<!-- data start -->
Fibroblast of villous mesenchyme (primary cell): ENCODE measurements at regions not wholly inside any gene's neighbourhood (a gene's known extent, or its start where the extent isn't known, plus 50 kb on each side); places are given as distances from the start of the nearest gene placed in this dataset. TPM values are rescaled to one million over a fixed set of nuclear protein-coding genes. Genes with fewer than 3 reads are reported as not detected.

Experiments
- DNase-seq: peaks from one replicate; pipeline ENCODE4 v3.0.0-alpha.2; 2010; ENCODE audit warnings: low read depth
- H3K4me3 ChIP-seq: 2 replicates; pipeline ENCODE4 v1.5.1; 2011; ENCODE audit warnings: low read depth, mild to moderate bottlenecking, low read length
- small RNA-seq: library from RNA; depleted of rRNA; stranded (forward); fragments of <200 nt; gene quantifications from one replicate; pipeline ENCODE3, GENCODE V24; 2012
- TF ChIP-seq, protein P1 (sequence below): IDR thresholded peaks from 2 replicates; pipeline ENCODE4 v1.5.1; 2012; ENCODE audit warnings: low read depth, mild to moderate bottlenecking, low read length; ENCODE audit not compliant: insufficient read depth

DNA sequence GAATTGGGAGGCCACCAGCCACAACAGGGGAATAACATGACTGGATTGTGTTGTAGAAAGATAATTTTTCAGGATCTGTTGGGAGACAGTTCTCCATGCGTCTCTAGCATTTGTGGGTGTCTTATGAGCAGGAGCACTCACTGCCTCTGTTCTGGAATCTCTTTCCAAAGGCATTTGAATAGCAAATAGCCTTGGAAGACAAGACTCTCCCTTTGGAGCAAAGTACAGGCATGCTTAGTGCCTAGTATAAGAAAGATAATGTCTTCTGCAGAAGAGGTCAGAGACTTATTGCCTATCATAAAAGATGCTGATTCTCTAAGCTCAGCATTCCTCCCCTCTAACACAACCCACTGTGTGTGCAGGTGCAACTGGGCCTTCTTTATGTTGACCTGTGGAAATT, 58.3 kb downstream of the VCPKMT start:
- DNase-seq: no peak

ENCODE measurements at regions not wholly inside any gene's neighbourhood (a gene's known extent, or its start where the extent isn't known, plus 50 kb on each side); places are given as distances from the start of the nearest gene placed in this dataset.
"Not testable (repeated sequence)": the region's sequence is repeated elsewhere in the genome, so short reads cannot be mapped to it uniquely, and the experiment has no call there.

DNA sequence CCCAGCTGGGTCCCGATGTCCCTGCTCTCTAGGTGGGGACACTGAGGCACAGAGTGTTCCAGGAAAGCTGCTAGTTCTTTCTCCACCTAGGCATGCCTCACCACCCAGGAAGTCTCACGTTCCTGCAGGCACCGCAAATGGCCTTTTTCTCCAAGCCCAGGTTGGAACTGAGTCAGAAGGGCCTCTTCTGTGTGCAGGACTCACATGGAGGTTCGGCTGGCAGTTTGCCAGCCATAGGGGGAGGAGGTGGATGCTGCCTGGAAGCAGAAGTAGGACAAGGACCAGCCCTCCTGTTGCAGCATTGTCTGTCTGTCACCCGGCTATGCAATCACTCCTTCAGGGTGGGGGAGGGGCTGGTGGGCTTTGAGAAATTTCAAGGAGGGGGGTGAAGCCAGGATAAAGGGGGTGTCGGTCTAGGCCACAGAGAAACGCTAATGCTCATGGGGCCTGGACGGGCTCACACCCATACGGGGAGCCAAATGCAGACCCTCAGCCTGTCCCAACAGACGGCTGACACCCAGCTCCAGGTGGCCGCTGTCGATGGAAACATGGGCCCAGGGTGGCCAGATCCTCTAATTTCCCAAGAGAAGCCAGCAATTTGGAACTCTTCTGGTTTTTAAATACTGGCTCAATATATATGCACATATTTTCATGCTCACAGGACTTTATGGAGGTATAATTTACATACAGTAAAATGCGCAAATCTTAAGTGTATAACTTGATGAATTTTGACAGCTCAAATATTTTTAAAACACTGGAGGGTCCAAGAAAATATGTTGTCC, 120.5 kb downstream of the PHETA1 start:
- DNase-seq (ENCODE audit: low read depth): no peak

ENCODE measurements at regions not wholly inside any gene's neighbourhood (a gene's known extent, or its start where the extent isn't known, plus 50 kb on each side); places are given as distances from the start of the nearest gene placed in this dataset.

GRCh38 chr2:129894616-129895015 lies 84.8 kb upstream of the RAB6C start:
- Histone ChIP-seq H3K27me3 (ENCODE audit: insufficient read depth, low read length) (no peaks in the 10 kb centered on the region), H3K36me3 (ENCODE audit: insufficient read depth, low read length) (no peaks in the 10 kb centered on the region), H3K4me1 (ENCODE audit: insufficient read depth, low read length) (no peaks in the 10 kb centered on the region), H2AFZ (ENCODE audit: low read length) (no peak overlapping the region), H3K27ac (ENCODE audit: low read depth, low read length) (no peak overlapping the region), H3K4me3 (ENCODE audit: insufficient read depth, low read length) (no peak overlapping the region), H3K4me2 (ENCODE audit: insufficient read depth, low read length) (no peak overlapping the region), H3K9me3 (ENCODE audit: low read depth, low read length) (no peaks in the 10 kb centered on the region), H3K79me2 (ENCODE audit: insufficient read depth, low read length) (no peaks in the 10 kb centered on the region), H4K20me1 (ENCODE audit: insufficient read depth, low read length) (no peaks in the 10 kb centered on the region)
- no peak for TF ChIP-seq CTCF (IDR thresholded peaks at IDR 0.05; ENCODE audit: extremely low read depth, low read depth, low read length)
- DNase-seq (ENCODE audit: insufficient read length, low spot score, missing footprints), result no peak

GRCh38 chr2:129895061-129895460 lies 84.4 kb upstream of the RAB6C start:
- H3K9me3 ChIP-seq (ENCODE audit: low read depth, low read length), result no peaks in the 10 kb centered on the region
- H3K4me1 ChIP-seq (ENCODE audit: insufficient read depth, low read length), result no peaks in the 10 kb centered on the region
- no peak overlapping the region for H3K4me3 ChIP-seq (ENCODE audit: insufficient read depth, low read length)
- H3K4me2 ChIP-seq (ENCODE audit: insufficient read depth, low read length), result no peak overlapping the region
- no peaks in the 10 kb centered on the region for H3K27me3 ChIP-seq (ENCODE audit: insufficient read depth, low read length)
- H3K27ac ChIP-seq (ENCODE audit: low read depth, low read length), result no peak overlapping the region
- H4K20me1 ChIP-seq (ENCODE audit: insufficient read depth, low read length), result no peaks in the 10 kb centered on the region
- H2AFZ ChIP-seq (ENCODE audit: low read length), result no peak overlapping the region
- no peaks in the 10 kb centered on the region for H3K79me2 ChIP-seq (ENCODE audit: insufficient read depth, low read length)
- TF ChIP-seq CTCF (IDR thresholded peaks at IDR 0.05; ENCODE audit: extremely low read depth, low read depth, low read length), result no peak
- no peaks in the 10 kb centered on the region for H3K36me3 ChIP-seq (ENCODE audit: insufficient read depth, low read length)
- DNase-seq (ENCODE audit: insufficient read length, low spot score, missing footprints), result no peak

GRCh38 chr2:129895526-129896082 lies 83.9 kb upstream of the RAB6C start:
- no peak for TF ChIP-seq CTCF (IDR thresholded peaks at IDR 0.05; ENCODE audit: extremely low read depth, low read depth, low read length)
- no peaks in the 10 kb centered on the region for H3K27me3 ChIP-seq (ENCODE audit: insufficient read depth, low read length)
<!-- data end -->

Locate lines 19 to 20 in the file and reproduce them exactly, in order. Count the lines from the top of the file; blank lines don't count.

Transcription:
- H3K9me3 ChIP-seq (ENCODE audit: low read depth, low read length), result no peaks in the 10 kb centered on the region
- H3K4me1 ChIP-seq (ENCODE audit: insufficient read depth, low read length), result no peaks in the 10 kb centered on the region